How perplexing it is to revisit a city you visited before, trying to identify the places you remember. What street runs parallel to the river bank? What was the name of the cafe where I met Natalie for a beer? Which bus was it that ran to the monument visible from the other side of the center city?

The city in question is Vientiane, a minute capital of a minute nation. It is overwhelmed by the turbid brown Mekong that separates it from Thailand. Under the heavy sky of the monsoon season, the city is perpetually drowsy. Only a handful of people are on the street, a couple of bearded backpackers and a few local girls in embroidered silk sarongs. The launderettes and restaurants are lifeless, and the masseuses that normally tout their shops stare dejectedly at the walkway.

A handful of temples grace the riverbank, the sole remnant of pre-colonial Vientiane. Surrounding them, the old city is French: mango trees shade narrow streets, heavy teakwood shutters adorn shophouses, restaurants are named L'Alsace and La Côte d'Azur. The new city to the east is Soviet: massive arches stand alongside dusty concrete boulevards with Communist names: Kaysone Phomvihane (the first Secretary-General of the Lao People's Revolutionary Party), 13 Singhakhom (or August 13th, the date of decolonization). A ten minute walk from center to periphery traverses the complete spectrum of history and ideology.

As I walked into the Musée Nationale, that spectrum is reflected in the exhibits. The history of Laos is a complete reversal of Marx's conception of progress. Tribal and feudal society is suddenly transformed into Marxism-Leninism. Marxism-Leninism rapidly becomes authoritarian capitalism in the Deng Xiaoping mode. Rather than proceeding dialectically, time becomes a chaotic set of accordion folds. We see Lahu fabrics decorated with images of bombs and helicopters, Buddha statuettes carved from the aluminum of downed American fighter planes.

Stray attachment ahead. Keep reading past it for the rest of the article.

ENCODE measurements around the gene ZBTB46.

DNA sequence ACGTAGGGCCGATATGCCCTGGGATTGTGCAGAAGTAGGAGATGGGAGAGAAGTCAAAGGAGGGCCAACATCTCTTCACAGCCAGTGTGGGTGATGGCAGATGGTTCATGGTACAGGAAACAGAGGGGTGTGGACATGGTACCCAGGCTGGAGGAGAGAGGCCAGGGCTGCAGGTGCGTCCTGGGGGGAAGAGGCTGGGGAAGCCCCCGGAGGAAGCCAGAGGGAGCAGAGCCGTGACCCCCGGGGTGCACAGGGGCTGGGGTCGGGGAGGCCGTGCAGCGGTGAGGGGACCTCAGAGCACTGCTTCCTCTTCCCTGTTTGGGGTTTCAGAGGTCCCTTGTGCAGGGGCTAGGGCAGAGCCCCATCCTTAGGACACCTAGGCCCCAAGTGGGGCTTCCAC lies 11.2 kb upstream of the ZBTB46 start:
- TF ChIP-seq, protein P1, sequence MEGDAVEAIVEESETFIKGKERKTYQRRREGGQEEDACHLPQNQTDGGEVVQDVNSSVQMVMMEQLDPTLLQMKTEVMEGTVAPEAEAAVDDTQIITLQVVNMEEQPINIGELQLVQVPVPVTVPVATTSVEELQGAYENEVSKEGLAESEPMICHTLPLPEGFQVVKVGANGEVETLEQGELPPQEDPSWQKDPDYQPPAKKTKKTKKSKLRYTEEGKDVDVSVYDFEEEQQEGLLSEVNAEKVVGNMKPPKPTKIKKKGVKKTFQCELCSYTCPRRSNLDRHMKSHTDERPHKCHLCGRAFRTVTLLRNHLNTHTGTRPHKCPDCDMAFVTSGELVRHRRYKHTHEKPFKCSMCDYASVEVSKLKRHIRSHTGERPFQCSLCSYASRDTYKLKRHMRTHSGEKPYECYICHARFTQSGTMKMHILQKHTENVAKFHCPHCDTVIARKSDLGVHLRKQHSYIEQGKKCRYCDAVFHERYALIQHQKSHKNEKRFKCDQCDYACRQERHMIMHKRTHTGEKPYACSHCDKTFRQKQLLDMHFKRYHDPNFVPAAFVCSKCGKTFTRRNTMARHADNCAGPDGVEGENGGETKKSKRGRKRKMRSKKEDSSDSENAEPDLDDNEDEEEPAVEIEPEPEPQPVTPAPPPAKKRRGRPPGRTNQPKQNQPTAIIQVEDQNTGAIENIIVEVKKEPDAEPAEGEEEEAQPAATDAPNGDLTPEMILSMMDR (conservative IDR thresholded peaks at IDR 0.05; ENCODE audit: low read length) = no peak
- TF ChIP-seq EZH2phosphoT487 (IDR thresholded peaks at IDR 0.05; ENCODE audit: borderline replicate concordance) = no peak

My country played no small part in this process. The poorly blown up photos of Lao intellectuals holding up signs reading "À bas Monsieur McNamara" speak for themselves. And the Mekong River, the artery that gives life to Laos and her neighbor states, is a name associated in the American imagination with bloodshed and atrocity and the slow decline of our national dream.

Slowly, the wounds are healing. The guns have fallen silent in the hills. Laos is still a ragged landscape, marred with landmines. The local people in Xiengkhouang Province have taken to using rusted bomb casings as fenceposts. Vines curl around them now, obscuring the flaking instructions written in English, Russian, and Vietnamese.

I went for one last long walk along the quay at dusk. As clothing stands and food stalls were set up, I found myself walking out beyond the lights to the back alleys in the west of the city.

Beyond the edge of town, a thin veil of mist obscures a set of low mountains that straddles the border. Behind me, I can hear the sound of children playing, the screech of an electric guitar through cheap speakers in the introduction to a mournful luk thung song. Before me is the dark swirl of the Mekong River, a vast volume of water bearing masses of foliage fallen from the jungles that lie upstream. As the sun sets, I turn back, walking alone among the big families congregated around the noodle shops.

As I trudge back to the hotel, I walk past a shop called "Douangdeuane." Roughly translated, it means "Astral Weeks." I get back to my hotel room, and I put on the first track of the album: "To lay me down / In silence easy / To be born again / From the far side of the ocean."